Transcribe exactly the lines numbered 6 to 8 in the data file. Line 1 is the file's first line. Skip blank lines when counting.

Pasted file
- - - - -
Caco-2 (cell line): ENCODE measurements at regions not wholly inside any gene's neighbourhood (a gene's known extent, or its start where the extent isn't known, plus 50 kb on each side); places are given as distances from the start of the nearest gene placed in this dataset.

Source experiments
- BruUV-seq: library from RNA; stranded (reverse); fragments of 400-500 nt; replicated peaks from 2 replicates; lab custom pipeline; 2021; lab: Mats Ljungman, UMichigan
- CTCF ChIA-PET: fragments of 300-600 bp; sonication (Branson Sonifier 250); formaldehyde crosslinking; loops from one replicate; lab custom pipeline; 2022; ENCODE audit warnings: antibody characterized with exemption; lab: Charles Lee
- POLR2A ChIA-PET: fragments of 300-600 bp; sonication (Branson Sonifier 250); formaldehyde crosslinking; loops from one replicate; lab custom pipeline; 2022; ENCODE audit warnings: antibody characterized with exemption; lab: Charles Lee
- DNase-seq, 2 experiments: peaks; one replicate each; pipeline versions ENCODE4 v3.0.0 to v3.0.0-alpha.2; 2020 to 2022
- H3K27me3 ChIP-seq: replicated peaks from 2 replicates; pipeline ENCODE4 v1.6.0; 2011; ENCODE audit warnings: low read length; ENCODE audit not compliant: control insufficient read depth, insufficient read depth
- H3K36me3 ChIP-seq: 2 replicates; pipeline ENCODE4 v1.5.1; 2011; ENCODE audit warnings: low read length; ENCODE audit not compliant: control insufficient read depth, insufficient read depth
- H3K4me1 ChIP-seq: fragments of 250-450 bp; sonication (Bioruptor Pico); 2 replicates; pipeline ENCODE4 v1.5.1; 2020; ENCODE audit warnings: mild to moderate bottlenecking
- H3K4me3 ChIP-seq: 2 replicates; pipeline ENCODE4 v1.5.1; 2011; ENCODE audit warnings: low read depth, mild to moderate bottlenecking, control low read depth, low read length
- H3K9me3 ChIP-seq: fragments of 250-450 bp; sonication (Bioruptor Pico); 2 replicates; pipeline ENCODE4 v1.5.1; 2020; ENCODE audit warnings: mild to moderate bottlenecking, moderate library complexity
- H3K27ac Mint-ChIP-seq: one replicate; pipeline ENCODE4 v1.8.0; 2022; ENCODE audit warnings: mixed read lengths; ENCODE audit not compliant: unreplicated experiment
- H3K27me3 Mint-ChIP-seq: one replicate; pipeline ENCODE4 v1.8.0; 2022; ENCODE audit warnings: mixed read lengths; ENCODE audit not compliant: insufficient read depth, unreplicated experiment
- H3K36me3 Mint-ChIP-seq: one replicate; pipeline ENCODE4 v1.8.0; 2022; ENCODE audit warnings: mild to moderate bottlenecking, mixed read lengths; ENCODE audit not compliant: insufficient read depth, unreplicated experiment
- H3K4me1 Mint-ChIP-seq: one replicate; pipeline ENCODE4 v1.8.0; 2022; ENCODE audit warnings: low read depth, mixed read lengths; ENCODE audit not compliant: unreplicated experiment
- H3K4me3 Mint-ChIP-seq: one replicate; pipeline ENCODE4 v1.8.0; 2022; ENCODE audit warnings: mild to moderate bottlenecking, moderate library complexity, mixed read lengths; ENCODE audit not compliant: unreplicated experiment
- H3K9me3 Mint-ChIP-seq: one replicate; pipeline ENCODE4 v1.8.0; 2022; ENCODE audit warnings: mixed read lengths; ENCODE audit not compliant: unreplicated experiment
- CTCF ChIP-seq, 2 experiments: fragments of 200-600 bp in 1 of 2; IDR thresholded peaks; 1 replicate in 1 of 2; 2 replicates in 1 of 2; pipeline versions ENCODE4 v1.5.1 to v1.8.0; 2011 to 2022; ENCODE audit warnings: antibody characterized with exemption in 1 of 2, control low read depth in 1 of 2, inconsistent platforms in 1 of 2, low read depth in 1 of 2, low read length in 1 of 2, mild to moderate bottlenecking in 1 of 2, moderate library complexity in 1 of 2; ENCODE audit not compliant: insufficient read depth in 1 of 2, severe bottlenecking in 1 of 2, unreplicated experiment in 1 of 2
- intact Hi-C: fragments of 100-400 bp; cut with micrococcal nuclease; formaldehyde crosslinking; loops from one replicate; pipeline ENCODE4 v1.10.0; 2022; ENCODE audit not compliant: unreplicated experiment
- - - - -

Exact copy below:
- DNase-seq, 2 experiments: peaks; one replicate each; pipeline versions ENCODE4 v3.0.0 to v3.0.0-alpha.2; 2020 to 2022
- H3K27me3 ChIP-seq: replicated peaks from 2 replicates; pipeline ENCODE4 v1.6.0; 2011; ENCODE audit warnings: low read length; ENCODE audit not compliant: control insufficient read depth, insufficient read depth
- H3K36me3 ChIP-seq: 2 replicates; pipeline ENCODE4 v1.5.1; 2011; ENCODE audit warnings: low read length; ENCODE audit not compliant: control insufficient read depth, insufficient read depth